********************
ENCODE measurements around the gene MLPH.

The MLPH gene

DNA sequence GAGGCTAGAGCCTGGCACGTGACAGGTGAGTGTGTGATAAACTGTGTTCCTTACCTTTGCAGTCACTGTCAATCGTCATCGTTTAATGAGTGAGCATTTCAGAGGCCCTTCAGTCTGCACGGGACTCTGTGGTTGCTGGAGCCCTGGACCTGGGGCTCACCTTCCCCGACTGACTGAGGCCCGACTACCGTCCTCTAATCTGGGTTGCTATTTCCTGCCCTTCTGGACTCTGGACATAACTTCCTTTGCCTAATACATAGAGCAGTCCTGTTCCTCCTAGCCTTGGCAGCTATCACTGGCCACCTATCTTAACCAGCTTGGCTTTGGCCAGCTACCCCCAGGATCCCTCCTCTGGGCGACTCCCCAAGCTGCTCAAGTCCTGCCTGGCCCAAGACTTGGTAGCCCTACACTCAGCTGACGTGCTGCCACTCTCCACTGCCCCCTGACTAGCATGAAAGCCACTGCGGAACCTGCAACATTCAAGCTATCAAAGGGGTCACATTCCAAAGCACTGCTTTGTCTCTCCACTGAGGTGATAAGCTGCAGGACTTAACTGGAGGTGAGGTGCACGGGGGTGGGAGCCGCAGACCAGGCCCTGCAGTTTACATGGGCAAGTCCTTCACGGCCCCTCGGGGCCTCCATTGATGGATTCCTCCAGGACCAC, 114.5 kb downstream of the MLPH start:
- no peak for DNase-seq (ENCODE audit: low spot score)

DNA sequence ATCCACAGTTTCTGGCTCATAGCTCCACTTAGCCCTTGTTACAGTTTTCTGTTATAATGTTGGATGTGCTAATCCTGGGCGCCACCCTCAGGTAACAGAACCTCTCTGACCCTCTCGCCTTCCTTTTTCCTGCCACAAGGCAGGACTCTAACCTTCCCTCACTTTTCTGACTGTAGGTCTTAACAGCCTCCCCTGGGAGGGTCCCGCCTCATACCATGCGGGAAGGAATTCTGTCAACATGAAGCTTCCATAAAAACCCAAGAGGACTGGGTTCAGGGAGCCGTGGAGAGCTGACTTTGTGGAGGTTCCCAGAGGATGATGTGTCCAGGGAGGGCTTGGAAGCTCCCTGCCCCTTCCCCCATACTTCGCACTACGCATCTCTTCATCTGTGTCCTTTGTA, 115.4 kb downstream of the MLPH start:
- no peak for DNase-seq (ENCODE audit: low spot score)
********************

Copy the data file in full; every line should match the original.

ENCODE measurements around the gene MLPH.

The MLPH gene

DNA sequence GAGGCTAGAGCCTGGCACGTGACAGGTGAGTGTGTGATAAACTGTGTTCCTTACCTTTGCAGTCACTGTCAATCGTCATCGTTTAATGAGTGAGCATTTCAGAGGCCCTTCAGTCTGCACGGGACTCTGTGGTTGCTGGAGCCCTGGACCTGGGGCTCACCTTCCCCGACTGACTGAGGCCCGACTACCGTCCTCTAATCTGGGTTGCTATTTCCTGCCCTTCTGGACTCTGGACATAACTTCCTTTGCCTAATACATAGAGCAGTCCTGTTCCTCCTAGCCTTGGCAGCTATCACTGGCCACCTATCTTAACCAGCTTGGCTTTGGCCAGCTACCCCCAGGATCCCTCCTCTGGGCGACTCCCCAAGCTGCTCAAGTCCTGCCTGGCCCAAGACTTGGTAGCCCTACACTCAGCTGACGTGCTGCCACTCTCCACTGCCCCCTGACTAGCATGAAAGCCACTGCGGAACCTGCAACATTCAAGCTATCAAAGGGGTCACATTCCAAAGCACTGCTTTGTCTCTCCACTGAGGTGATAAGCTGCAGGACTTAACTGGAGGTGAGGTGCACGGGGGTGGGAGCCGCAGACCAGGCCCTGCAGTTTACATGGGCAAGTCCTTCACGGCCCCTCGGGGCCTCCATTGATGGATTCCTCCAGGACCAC, 114.5 kb downstream of the MLPH start:
- no peak for DNase-seq (ENCODE audit: low spot score)

DNA sequence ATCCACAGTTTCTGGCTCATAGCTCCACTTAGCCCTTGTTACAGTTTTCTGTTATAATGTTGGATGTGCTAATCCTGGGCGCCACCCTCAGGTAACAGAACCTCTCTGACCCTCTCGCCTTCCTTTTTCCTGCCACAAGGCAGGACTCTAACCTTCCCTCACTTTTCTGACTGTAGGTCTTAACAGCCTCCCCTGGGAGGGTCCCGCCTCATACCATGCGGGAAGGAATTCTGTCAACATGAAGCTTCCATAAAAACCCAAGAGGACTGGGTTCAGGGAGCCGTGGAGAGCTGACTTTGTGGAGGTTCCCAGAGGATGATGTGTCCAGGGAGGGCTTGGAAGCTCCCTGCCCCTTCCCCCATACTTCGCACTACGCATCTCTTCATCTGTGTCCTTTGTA, 115.4 kb downstream of the MLPH start:
- no peak for DNase-seq (ENCODE audit: low spot score)